Unfortunately everyone has their own Catch-22 excuses that prevent them from ever having these kinds of long-term career discussions. They're all excuses though. The Lakers have their own and look what happened to them. The Golden State Warriors don't make them. And look what's happening to them.
There's a reason LinkedIn has fallen on hard times. It's the same reason job boards are now ineffective and why every new hiring tool quickly falls short of its initial promise. It's due to the law of diminishing returns: Once everyone has the same tools and uses the same techniques, everyone will get average results.
However, there are still a few things when it comes to hiring that can't be mass produced. The big ideas fall around these central strategic shifts:
Modify the job to the person, rather than force fit the candidate into some ill-defined lateral transfer and hope for the best. This shift starts by first defining the work required to be successful rather than defining the skills needed to do the work.
Use a "less is more" consultative approach rather than a more the merrier sourcing model. It takes hours spread over weeks for a top person to decide to change jobs. Hurrying the process is too transactional for the 80-90% of the people who are not actively looking for another job but are open to discuss a career opportunity.
Make your hiring managers fully responsible for hiring and developing talent. This is an important subject most companies just talk about, however it represents an untapped area essential for improving quality of hire.
To test it out a survey was created to determine what competencies and factors hiring managers need to possess in order to attract and hire the strongest people possible. The graphic summarizes the current results.
In the survey only three factors were ranked either Very Important or Quite Important by more than 80% of the respondents:
The willingness of hiring managers to invest the time necessary to hire the best people.
The ability to manage and develop A-level talent.
The ability to build a diverse team of top performers.
Five others were ranked as essential by more than 70% of the respondents. These include being a partner with the recruiter, the ability to create a career move, the need to define the job as a series of performance objectives rather than a list of skills, being unbiased and unemotional when conducting the interview and then conducting a comprehensive in-depth interview.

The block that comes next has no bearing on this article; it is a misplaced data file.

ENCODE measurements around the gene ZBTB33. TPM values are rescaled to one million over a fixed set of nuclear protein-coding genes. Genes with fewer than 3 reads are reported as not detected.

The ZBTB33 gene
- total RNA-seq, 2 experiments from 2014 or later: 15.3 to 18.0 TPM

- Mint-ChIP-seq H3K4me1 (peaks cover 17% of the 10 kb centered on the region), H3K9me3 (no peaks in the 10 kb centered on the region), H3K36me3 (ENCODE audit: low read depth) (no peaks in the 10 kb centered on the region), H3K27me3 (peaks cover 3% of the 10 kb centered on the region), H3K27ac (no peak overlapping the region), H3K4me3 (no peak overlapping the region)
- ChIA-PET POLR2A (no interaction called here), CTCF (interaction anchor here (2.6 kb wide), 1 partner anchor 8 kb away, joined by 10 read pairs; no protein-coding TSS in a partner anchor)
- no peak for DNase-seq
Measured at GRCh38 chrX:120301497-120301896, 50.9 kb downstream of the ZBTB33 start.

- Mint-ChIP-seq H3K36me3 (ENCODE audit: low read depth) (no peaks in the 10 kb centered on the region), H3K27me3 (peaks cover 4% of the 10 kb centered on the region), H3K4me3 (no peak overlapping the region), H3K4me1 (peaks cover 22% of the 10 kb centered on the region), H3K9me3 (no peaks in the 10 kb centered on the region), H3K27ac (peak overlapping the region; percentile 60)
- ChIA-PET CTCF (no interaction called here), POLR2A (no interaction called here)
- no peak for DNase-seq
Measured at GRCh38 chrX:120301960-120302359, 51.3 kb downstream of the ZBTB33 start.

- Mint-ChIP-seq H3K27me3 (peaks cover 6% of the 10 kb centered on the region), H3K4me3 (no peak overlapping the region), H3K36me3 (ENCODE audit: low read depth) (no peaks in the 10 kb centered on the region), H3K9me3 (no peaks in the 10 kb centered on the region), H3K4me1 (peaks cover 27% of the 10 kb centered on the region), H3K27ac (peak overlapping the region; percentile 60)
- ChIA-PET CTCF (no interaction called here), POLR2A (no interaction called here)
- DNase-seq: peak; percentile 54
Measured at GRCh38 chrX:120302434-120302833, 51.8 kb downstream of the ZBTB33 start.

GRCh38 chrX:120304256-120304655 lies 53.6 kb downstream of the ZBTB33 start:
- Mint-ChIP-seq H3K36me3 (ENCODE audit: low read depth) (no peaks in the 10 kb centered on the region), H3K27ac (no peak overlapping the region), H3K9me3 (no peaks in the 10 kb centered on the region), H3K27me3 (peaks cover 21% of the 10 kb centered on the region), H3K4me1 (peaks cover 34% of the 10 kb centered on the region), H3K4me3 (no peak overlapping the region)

Given the shift to a more high-touch approach to recruiting here's my advice to recruiters, talent leaders, business executives and to all of the hiring managers who want to hire stronger talent:
Make hiring managers responsible for their results. Hiring the best is not something that can or should be delegated to HR or the recruiting department. The quality of the hiring manager's hiring results should be part of the performance review. Part of this is offering the option to go outside the company if HR doesn't deliver the appropriate level of talent.
Know the job as a series of performance objectives. When top candidates ask "What's the job?" hiring managers must be able to describe the big challenges and the impact the job can have on a project, the company's mission or some strategic initiative.
Ask the most significant accomplishment question for each performance objective. Any job can be defined in terms of desired outcomes, results and performance objectives. For each of these it's important to spend at least 15 minutes understanding the candidate's major comparable accomplishments.
Spend the time needed to do it right. Don't take shortcuts. You'll need to spend hours with the final candidate to make sure the person is totally competent, 100% motivated and fully invested in the job you're offering.
Use a consultative selling process to create the career move. Hiring the best people is not a transaction. It's a high-touch consultative process. The key to this is determining if the open job represents a true career opportunity that offers a bigger job, more impact, a richer mix of more satisfying work and more upside learning and growth.
Compare candidate quality of hire scores using the new techniques. As part of the assessment process we use a Job Fit Index to measure quality of hire. This is a great tool to measure before and after results to determine the improvements in quality of hire using these ideas.
As the law of diminishing returns continues to impact the quality of hire at companies throughout the world, there is a need to shift to a high-touch approach to recruiting and hiring. And the key to this shift is not waiting for the next great piece of technology to arrive. It's making every hiring manager fully responsible for every person she or he hires.